Bjórgarðurinn Is A Fancy-Pants Beer Hub For Serious Beer Pervs - The Reykjavik Grapevine

Bjórgarðurinn Is A Fancy-Pants Beer Hub For Serious Beer Pervs

Bjórgarðurinn Is A Fancy-Pants Beer Hub For Serious Beer Pervs

Published August 8, 2015

Bjórgarðurinn (“The Beer Garden”), Iceland’s first self-styled… beer garden, opened for business in Borgartún, 105 Reykjavík, this June. The latest addition to the beer connoisseur explosion that has entrenched Reykjavík of late, Bjórgarðurinn follows fast on the heels of places like Mikkeller & Friends, Skúli Craft Bar, Microbar, Kex and Kaldi. As avid alcohol enthusiasts, we of course went there to test the waters.

Situated by Iceland’s biggest hotel, Fosshótel Reykjavík, Bjórgarðurinn is not the de facto hotel restaurant, but rather occupies a wedge of real estate on the gargantuan hotel’s side. Upon entering the establishment, it becomes clear that this isn’t your granddad’s Biergarten. This one doesn’t come with any long communal tables, outdoor seating areas, or a particular emphasis on German beer or cuisine. What you will find is an upscale gastropub with impressive ceiling height, gargantuan light fixtures, and huge copper beer vats sliced lengthwise and fixed to the wall for decorative purposes.

The proprietors refer to the place as a “Manhattan beer garden”—a concept I‘m not familiar with, but seems to translate to “not-strictly-speaking-a-beer-garden.” However, what it does have in common with a beer garden is lots and lots of beer, and that’s the most important thing. In fact, Bjórgarðurinn features what must be the largest selection of draft beers in Iceland (22 and counting) as well as a handsome selection of bottled pale ales, porters, ciders, lagers, stouts, dunkels, witbear, sours, and wild beers.

Bjórgarðurinn emphasises a hands-on approach from the staff, with the idea being that you volunteer the types of beers you like and they offer suggestions based on your preference. This effort is most noticeable with their food pairings, and Bjórgarðurinn is definitely aiming to further the continental approach of partying, where “going out” also means eating, rather than the classic nationwide beer bong contest Icelanders like to refer to as “Friday night.”

Bjórgarðurinn

Be advised that you’re more likely to get the full beer recommendation experience in off-peak hours.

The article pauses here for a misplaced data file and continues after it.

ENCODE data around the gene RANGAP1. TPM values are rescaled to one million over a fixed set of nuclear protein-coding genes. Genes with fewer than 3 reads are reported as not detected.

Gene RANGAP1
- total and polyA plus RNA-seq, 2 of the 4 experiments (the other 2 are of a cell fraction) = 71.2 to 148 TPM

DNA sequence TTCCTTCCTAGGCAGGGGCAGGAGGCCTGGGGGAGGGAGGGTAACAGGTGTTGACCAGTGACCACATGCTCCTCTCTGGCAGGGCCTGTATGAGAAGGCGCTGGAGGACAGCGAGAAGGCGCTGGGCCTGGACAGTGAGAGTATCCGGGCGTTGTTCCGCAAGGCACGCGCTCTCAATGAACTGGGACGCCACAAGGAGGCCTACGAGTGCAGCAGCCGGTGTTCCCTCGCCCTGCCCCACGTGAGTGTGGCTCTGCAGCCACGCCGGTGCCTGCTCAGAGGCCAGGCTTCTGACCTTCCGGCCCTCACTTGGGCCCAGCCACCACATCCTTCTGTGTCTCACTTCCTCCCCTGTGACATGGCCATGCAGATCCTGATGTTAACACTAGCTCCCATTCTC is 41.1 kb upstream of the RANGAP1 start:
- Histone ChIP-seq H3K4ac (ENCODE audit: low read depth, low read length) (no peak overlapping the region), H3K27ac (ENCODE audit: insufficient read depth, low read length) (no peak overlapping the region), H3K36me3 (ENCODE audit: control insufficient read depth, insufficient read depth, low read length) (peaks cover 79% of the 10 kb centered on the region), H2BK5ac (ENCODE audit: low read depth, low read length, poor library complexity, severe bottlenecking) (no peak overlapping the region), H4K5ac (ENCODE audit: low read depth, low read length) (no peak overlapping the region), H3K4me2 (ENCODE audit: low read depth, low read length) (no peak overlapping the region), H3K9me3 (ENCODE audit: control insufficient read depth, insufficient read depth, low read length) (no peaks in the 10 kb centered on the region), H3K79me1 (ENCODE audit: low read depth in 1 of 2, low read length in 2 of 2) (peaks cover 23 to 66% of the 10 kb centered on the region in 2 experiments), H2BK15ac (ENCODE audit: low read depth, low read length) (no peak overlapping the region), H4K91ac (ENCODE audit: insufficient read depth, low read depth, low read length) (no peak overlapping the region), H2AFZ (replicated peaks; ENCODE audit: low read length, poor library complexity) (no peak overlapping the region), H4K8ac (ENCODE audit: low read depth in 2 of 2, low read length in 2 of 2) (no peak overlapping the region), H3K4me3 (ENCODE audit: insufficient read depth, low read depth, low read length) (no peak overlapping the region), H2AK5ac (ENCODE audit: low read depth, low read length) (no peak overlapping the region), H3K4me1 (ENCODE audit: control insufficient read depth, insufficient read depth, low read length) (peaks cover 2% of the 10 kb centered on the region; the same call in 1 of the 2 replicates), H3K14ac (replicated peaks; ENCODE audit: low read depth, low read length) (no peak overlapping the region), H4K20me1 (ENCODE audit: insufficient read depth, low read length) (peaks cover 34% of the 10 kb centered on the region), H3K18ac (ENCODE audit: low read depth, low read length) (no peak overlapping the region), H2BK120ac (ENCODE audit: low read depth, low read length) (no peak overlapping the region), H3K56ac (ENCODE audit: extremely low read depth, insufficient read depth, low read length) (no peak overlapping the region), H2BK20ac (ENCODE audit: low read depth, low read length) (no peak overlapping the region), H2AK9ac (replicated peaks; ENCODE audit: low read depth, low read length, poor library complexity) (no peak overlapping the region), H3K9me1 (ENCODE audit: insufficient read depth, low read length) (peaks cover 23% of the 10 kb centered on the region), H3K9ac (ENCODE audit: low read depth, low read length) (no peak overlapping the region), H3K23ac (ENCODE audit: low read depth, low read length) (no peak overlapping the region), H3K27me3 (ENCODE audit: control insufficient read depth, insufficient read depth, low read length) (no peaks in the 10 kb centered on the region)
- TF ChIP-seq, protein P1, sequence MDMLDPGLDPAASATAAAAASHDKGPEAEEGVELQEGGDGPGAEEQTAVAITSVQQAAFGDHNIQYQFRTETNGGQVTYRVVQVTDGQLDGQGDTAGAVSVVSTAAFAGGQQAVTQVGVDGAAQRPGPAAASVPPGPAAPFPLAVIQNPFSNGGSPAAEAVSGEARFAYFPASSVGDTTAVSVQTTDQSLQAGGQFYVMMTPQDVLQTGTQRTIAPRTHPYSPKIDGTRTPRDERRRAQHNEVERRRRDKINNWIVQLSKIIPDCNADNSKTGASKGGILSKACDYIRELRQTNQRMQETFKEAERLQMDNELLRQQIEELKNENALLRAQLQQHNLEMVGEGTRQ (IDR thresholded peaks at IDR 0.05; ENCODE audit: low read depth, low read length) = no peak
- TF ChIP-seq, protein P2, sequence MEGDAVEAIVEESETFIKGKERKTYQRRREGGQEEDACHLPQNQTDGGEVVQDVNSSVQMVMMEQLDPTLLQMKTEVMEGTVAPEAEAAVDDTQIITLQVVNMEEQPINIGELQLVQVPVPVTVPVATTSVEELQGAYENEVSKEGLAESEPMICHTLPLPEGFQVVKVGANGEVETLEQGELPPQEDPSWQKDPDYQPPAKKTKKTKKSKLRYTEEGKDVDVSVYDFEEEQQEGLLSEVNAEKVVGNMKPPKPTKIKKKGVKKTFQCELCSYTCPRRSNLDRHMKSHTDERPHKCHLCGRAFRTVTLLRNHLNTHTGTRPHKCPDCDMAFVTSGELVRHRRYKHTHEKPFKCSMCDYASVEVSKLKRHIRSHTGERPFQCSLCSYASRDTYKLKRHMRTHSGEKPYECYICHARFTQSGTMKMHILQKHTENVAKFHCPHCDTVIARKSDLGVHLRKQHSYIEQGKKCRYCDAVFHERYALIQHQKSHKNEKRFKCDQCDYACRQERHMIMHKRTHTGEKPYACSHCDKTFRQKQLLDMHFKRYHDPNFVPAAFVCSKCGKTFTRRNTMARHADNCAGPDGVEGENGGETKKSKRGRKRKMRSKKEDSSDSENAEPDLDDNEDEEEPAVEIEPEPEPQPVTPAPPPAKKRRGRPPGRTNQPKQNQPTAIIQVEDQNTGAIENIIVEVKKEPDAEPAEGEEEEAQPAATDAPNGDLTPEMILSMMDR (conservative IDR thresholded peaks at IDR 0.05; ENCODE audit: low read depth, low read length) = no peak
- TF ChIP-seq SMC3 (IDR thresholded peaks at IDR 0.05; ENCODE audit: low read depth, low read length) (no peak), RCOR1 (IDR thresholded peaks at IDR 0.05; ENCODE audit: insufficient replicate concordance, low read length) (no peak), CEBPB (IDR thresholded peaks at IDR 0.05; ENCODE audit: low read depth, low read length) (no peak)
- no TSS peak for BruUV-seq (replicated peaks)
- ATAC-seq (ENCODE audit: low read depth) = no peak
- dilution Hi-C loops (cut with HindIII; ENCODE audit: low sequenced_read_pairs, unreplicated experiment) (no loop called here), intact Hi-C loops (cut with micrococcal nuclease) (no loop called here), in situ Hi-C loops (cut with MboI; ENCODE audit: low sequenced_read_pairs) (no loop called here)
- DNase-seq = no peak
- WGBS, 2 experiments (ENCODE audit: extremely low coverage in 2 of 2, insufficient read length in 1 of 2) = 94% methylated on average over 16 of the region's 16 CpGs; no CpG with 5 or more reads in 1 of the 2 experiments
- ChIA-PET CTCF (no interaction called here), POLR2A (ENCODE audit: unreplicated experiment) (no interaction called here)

The food menu favours the hearty and comforting, offering fish ‘n’ chips, pickles, fries, butter-fried cheese sandwiches, burgers, ribs, and, of course, the sausages. For the time being, they are only running one variety of sausage—however, the toppings vary considerably. You can have your sausage emblazoned with everything from port-stewed dates and shredded duck to grilled peppers and lemongrass mayo. Stand-outs during our visit were the porter pecan pie and the butter-fried cheese sandwich, which consisted of thick slices of buttery sourdough bread filled with smoked Gouda and mozzarella.

While imbibing at Bjórgarðurinn certainly isn’t free, their various deals and rotating offers are worth noting. Also of interest, while not advertised on the menu, is a surprise prix fixe menu, complete with pairings. Well worth inquiring about.

“Hoppy hour” is celebrated daily between 16:30-19:00, bringing a 500 ISK discount on all large draft beers. Also, every Tuesdays is “Trappist Tuesday,” where Trappist beers are paired with a complimentary cheese plate. The staff confirms that there are plans afoot to add special themes for other days of the week, too.

Bjórgarðurinn

Finally, there’s the paired lunch offer of sausage and beer (2,200 ISK) which includes a free refill of the beer to help you shift the blame to the barman when you accidentally crash the financial market after a wet lunch. The pairing rotates regularly between their sausages and beers, but you can follow updates on the pairing of the week via the Bjórgarðurinn Facebook page.

Oh, and on weekends they have live music, with a focus on jazz and latin jazz. So don’t forget your flat cap and bowtie.

Find Bjórgarðurinn on Þórunnartún 1, 105 Reykjavík. You can check out their website here.

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